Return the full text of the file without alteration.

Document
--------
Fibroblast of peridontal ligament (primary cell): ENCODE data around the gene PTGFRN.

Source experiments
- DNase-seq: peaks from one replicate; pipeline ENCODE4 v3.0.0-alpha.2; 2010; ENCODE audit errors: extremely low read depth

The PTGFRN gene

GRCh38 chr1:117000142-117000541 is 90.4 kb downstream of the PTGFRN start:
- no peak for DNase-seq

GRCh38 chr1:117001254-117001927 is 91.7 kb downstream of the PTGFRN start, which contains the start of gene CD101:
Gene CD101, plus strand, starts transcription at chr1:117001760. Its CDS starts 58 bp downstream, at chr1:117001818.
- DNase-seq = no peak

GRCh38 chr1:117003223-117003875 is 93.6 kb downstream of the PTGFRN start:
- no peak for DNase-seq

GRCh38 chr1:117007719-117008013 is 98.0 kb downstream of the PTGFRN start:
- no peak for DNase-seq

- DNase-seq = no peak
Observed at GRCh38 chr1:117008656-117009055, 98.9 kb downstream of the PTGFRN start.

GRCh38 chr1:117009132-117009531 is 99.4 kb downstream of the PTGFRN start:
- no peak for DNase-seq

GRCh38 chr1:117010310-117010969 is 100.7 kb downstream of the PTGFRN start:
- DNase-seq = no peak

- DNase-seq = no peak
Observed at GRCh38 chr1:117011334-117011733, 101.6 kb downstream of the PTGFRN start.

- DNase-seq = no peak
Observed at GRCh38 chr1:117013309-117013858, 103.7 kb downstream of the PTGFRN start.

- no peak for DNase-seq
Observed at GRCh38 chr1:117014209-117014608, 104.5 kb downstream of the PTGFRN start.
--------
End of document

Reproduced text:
Fibroblast of peridontal ligament (primary cell): ENCODE data around the gene PTGFRN.

Source experiments
- DNase-seq: peaks from one replicate; pipeline ENCODE4 v3.0.0-alpha.2; 2010; ENCODE audit errors: extremely low read depth

The PTGFRN gene

GRCh38 chr1:117000142-117000541 is 90.4 kb downstream of the PTGFRN start:
- no peak for DNase-seq

GRCh38 chr1:117001254-117001927 is 91.7 kb downstream of the PTGFRN start, which contains the start of gene CD101:
Gene CD101, plus strand, starts transcription at chr1:117001760. Its CDS starts 58 bp downstream, at chr1:117001818.
- DNase-seq = no peak

GRCh38 chr1:117003223-117003875 is 93.6 kb downstream of the PTGFRN start:
- no peak for DNase-seq

GRCh38 chr1:117007719-117008013 is 98.0 kb downstream of the PTGFRN start:
- no peak for DNase-seq

- DNase-seq = no peak
Observed at GRCh38 chr1:117008656-117009055, 98.9 kb downstream of the PTGFRN start.

GRCh38 chr1:117009132-117009531 is 99.4 kb downstream of the PTGFRN start:
- no peak for DNase-seq

GRCh38 chr1:117010310-117010969 is 100.7 kb downstream of the PTGFRN start:
- DNase-seq = no peak

- DNase-seq = no peak
Observed at GRCh38 chr1:117011334-117011733, 101.6 kb downstream of the PTGFRN start.

- DNase-seq = no peak
Observed at GRCh38 chr1:117013309-117013858, 103.7 kb downstream of the PTGFRN start.

- no peak for DNase-seq
Observed at GRCh38 chr1:117014209-117014608, 104.5 kb downstream of the PTGFRN start.